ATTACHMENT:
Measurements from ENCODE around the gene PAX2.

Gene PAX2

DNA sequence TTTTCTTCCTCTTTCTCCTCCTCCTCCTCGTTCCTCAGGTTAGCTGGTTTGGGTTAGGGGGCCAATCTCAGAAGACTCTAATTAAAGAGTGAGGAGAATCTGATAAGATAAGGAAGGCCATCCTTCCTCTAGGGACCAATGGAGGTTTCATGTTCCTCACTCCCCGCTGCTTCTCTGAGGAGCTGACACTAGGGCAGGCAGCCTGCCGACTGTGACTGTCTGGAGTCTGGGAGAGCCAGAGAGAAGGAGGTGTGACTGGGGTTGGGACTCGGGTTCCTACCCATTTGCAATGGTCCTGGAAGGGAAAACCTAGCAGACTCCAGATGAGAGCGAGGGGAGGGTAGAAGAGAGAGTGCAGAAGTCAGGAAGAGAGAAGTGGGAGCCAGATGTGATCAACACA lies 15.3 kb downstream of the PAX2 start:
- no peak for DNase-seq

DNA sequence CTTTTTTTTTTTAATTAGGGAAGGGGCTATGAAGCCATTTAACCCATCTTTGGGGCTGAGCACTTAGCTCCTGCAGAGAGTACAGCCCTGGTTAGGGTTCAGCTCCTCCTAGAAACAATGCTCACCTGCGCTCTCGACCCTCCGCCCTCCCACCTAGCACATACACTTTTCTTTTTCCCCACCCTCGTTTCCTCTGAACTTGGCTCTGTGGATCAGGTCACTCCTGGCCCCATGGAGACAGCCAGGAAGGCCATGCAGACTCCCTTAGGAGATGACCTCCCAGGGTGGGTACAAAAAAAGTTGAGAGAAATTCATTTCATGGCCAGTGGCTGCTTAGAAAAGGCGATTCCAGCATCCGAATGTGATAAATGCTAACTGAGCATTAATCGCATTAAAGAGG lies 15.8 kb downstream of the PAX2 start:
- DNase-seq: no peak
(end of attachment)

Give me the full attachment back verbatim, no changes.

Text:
Measurements from ENCODE around the gene PAX2.

Gene PAX2

DNA sequence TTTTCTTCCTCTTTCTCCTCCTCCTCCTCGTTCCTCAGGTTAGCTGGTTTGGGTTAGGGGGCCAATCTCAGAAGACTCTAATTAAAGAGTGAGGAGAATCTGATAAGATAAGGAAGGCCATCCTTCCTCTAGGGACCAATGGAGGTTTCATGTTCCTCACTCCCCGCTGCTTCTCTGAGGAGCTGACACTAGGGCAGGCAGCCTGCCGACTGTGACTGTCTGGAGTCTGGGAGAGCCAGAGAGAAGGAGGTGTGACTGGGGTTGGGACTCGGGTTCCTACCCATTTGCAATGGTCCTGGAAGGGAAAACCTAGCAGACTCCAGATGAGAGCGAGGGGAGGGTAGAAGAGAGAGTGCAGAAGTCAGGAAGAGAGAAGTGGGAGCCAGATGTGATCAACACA lies 15.3 kb downstream of the PAX2 start:
- no peak for DNase-seq

DNA sequence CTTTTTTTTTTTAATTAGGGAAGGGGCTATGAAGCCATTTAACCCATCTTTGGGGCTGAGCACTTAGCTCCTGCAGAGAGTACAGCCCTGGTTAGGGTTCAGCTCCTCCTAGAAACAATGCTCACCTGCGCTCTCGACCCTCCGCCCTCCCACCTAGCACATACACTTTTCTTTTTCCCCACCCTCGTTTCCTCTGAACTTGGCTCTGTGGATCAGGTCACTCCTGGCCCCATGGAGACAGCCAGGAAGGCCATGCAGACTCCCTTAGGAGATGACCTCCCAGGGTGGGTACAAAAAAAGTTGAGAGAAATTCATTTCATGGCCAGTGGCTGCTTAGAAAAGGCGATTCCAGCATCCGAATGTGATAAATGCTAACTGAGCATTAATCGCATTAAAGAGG lies 15.8 kb downstream of the PAX2 start:
- DNase-seq: no peak